3 Things You Can Do to Scrounge Up More Holiday Cash
by Maurie Backman | Published on Oct. 16, 2021
Don't let the holidays land you in debt. Here's how to boost your cash reserves in time for the upcoming season.
As much as many of us love the holidays, let's face it -- they can also be stressful. From family feuds to the logistics of holiday travel and taking time off of work, there's a downside to that stretch of time between Thanksgiving and New Year's.
Worse yet, if you're low on cash going into the holidays, you may be more likely to end the season deep in debt, or with a giant hole in your savings account. If you'd rather avoid that fate, here are a few tips for boosting your cash reserves in a hurry.
1. Cut back on non-essential spending
Many of us have expenses we spend money on that we can technically do without. For example, it's not unreasonable to meet friends out for dinner one or two nights a week or splurge on store-bought coffee every other morning if it helps you get through your workday.
But if you're low on funds for the holidays, cutting back on those purchases for just a few months could spell the difference between covering your expenses and racking up debt.
Take a look at your monthly budget and find a couple of bills to spend less on. That could even mean trying to spend less at the grocery store. (To be clear, this doesn't mean you shouldn't eat. But maybe buy cheaper cuts of meat or generic brands for a month or so if you usually buy higher-end items.)
2. Sell unused holiday gifts from last year
Sometimes, people give us gifts that are well-intentioned, but the items in question don't suit our taste. You may be sitting on a nice piece of jewelry from your grandmother or a cozy sweater from your aunt that you really have no plans to wear anytime soon. If that's the case, why not sell those items for cash?
Granted, in that scenario, you'll need to weigh potential hurt feelings against the upside of boosting your cash reserves. If the people who gave you the gifts you're selling are likely to follow up on them and get insulted if they don't see you utilizing them, then unloading them for cash may not be worth it. But if your loved ones are the type to give and let go, then this is a route worth pursuing.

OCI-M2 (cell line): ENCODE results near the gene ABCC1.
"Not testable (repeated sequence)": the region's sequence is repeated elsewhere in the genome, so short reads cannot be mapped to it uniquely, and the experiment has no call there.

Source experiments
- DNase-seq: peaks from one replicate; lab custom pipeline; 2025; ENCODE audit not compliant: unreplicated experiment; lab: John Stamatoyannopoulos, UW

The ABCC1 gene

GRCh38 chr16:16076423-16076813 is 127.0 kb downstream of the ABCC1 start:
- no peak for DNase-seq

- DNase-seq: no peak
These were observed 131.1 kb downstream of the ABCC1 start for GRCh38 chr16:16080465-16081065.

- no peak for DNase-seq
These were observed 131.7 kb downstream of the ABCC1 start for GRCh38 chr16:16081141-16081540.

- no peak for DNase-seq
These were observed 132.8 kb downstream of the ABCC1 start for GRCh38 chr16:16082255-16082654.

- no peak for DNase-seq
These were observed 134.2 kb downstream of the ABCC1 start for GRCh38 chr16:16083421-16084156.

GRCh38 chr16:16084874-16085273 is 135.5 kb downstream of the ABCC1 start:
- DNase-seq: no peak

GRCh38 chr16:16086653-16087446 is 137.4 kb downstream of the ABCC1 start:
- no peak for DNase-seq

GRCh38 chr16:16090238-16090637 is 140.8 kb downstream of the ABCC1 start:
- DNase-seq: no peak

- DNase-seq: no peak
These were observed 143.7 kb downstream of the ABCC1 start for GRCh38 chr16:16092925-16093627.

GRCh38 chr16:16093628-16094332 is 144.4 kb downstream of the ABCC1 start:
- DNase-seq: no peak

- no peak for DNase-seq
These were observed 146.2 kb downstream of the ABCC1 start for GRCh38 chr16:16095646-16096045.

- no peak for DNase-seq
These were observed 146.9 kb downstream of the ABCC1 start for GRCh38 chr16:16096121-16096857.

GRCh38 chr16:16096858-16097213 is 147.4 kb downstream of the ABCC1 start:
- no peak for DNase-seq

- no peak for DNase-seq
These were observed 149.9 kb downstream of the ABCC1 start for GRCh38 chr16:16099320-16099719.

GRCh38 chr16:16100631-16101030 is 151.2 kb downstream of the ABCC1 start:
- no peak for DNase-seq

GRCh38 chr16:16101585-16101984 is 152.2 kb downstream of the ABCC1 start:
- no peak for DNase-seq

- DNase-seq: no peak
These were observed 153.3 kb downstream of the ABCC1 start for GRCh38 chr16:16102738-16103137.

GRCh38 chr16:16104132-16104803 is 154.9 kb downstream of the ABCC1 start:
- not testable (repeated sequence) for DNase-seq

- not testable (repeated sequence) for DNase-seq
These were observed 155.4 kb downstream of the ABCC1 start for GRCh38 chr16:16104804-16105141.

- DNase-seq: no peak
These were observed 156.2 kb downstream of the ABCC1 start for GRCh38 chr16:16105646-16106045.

3. Get yourself a side job
You may not want to give up on any of the small luxuries you enjoy, and you may not have unwanted gifts from last year's holiday season lying around. If that's the case, a side hustle could be your ticket to a nice influx of cash right in time for the upcoming holidays.
Many retail stores are desperate for extra hands on deck in the months leading up to the holidays (this year especially, since many are still grappling with labor shortages), so you can contact local businesses and see about picking up some evening or weekend shifts. And if you need a more flexible gig, sign up to drive for a ride-hailing service or walk dogs when you can work it into your schedule. These are just a few examples, but the point is that there are side jobs that don't require a preset schedule.
Going into debt during the holidays isn't a great way to close out the year. Before you resign yourself to that fate, explore your options for getting your hands on more money so you can enjoy the upcoming season with less stress.
Alert: highest cash back card we've seen now has 0% intro APR until 2024
If you're using the wrong credit or debit card, it could be costing you serious money. Our expert loves this top pick, which features a 0% intro APR until 2024, an insane cash back rate of up to 5%, and all somehow for no annual fee.
In fact, this card is so good that our expert even uses it personally. Click here to read our full review for free and apply in just 2 minutes.
Our Research Expert
We're firm believers in the Golden Rule, which is why editorial opinions are ours alone and have not been previously reviewed, approved, or endorsed by included advertisers. The Ascent does not cover all offers on the market. Editorial content from The Ascent is separate from The Motley Fool editorial content and is created by a different analyst team.